Friday, September 16, 2011

In which we wonder about crimson phalluses and dark-skinned beauty

A very long time ago, The Bride and I decided on a reading project--The Mahabharata. I think she, like the good girl she is, finished it and wrote about it at length. I, however, didn't, partly because the unwieldy hardback translation I had required bedtime reading, and once I started travelling and going out at night I never did read it.

At the book fair I found Rupa selling the Ramesh Menon's modern rendering, as it's called, and it being paperback and two volumes, and eligible for publisher's discount, I bought it. I'm progressing in leaps and bounds. The prose is lucid and chatty, and retains enough strangeness and Sanskrit to remind you that it is an ancient epic. There is none of the awkward syntax that so annoyed my friend who also read Kamala Subramiam's translation. I'm about 260 pages in, and the Pandavas have reached Kampali for Draupadi's swayamvara. Apart from the fact that I love that they have their South Indian names--Arjunaa, etc--here's what I find interesting so far.

Menon's prose is very luscious--descriptions are vivid and evocative, but sometimes make me flinch a bit because they seem OTT. There are some pieces of description that certainly appear to be superfluous to me, especially considering this is an abridged version and, even if this is in the original, there really isn't too much need to translate it. My favourite example, while describing Bakasura sneaking up behind Bheema:
His head was in the trees, as he stood quite naked and motionless, only his strange phallus twitching with the lust of the hunt. He saw what Bheema had done to the food. The rakshasha's hairless body quivered. His crimson organ subsided like a distraught serpent, and rage replaces excitement in his tiny eyes.

Really? Is the 'strange twitching phallus' really necessary? Or its deflation as it were? My friend says it's a deep mellu obsession with sex, so Menon can't fight it.I wonder if his editor at Rupa tried to stop it...something tells me no.

The ideal of beauty is dark-skinned. I wonder if this is so in the original! Here's a quote describing Draupadi:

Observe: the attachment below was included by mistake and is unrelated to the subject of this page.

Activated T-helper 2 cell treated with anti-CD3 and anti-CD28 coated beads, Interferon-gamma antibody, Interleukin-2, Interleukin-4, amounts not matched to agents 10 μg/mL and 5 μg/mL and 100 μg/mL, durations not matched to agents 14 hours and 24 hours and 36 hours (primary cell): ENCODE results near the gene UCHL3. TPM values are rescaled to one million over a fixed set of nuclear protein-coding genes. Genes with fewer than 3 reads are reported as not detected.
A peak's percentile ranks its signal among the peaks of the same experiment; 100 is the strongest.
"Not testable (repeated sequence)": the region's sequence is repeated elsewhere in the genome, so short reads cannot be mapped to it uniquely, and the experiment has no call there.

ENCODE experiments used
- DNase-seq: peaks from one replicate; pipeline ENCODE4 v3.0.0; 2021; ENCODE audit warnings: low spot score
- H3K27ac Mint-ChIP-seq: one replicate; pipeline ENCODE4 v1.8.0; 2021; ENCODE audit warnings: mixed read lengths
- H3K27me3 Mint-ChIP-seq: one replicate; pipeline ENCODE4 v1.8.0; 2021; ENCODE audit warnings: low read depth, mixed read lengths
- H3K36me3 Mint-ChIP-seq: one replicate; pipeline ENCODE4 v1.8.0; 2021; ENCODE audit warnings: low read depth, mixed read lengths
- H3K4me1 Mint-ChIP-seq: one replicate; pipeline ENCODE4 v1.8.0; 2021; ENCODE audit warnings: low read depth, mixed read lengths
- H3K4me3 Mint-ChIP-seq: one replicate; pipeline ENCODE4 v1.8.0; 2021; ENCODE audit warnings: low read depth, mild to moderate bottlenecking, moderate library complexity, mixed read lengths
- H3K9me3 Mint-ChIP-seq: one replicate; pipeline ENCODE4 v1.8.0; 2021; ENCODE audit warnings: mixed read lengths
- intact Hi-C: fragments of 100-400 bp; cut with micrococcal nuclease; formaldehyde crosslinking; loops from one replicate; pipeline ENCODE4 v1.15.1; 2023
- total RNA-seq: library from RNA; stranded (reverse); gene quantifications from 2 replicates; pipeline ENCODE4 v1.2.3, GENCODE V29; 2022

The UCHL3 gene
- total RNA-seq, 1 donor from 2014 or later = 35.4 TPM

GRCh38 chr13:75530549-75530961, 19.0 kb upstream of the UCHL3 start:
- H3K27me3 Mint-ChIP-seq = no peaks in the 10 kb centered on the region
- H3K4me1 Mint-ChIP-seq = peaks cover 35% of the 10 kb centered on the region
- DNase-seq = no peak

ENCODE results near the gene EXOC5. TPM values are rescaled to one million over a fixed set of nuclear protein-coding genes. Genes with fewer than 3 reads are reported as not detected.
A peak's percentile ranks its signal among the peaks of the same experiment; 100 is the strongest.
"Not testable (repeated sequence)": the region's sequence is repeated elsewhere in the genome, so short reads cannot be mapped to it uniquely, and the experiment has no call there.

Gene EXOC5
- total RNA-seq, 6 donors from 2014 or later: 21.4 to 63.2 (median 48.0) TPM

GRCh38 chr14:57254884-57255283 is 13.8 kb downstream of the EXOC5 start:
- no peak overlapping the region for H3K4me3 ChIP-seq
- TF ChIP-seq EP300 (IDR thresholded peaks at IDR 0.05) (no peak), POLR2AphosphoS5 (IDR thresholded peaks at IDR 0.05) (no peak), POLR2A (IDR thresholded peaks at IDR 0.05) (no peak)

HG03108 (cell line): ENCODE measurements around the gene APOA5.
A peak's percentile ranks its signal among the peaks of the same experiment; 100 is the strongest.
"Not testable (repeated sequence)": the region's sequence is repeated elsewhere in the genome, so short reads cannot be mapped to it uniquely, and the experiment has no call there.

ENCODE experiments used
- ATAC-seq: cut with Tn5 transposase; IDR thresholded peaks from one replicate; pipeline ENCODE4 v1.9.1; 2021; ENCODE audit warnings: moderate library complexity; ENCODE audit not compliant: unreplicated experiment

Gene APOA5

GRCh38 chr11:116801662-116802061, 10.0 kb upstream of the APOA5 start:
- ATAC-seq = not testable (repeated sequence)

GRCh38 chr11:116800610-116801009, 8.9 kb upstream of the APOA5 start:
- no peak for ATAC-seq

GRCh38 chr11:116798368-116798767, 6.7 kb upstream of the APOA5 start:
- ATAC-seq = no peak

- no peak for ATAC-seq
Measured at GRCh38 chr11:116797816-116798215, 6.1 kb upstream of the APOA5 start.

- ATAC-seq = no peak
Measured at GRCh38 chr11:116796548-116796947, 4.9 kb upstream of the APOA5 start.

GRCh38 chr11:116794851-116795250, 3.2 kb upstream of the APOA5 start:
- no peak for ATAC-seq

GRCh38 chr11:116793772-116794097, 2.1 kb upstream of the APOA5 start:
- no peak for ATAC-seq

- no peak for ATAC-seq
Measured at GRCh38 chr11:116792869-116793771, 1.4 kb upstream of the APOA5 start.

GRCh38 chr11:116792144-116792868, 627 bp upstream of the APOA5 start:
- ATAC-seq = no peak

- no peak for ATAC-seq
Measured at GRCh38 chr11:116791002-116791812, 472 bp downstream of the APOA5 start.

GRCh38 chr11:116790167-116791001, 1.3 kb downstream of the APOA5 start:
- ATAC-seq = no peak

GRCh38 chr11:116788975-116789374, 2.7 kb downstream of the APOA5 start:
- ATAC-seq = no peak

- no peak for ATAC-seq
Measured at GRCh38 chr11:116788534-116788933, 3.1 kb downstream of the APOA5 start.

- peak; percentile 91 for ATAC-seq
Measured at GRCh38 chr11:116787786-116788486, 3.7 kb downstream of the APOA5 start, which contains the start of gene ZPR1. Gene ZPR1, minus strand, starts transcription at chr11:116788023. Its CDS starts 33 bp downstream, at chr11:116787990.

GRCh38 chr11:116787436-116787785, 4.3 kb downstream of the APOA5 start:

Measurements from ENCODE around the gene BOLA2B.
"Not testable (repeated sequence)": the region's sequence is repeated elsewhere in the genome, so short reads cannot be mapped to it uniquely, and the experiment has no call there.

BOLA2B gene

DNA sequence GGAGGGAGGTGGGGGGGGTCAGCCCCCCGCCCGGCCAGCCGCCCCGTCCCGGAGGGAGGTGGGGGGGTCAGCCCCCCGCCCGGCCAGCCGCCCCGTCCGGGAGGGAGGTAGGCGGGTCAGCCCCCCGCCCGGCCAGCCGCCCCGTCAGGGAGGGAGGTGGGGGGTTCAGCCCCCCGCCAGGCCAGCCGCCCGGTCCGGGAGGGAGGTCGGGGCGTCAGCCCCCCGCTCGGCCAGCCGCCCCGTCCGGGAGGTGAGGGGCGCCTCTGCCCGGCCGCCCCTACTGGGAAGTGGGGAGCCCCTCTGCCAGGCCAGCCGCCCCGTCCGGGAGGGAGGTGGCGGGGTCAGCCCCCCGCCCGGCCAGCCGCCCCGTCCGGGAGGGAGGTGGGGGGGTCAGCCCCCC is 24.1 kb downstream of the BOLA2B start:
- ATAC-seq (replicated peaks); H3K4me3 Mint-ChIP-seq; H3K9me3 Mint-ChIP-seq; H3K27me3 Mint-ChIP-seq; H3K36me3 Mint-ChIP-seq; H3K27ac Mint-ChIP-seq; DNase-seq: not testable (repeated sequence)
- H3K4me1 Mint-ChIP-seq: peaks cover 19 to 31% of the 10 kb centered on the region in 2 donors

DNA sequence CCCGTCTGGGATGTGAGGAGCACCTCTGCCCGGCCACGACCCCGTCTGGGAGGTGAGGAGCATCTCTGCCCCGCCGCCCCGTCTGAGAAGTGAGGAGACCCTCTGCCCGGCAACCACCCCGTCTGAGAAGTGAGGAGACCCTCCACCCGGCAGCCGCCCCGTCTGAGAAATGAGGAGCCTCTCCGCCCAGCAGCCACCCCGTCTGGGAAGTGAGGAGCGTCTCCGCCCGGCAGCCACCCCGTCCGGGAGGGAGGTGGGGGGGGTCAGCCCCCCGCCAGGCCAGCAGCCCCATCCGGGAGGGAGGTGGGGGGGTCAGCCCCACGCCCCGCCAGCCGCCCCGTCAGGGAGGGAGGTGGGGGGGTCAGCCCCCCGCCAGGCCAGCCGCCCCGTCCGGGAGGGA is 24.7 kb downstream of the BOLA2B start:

The burning stillness assumed a human form. There were long, dark arms there, a perfect head flowing black tresses. As Drupada, his wife and the rishis watched, stunned by her incredible beauty, her skin dark as night, her face and body so perfect they were from a more pristine time, a young girl stepped out of the light.
Then, earlier on, talking of Hidimbi:
...she had turned herself into a dark human beauty...Dark as night, and as enticing...
There are more, but I can't be bothered to dig them out...

There's no gray in his characterization. Again, I don't know about the original, but I know Kamala Subramaniam, or atleast the part I read, definitely had positive and negative sides to characters. As Jai puts it, Duryodhana is a tragic hero with a fatal flaw, not a psychotic evil motherfucker (my words, not Jai's), which is how Menon paints him. I kind of want to slap whiny bitchy Arjuna, and am immediately suspicious of Duryodhana's evil, because there's no cause! Why does Dritharashtra turn gleefully evil in the twinkling of an eye? In every other rendering of the Mahabharata I find I am always drawn to Bheema, but here even he is annoying cos he's just so fucking perfect, especially the way he's all rowf rowf command me o master and I shall destroy for you. My personal favourite Bheema is in Palace of Illusions. The only mildly human character so far is Vidura. More updates once I meet Draupadi and Krishna!


  1. Okay: 1. I did not finish. Pregnancy nausea made me associate the book with pukeyness so I stopped, and seeing as I'm pregnant again, I don't want to even risk that association.
    2. I was using the Ramesh Menon version. Now that we're on the same version tempted to start.
    3. I think those characters were dark-skinned in the 'original'. At least Draupadi has been cited before as an example of how dark was beautiful once. Even in Chitra Bannerjee's retelling, she is dark.

  2. hhehehehe ok. lets do it! i was rereading your posts about it and you were saying one bog book a year. i am adopting that too, but maybe more than one.

  3. Hey surely talking of the phalluses and lengthy descriptions gives you a true flavour of the epic. It isn't only action.
    Also Draupadi's other name is Krishnaa, which means dark one, just like the guy with a similar sounding name. So yep dark is beautiful.

  4. heheh i suppose, but its not being used in a particularly phallusy way! actually krishnaa IS draupadi's name, she's called draupadi and panchali cos her dad loves her so much. the dark one angle thrilled me when i found out, making it suddenly appeal as a name heh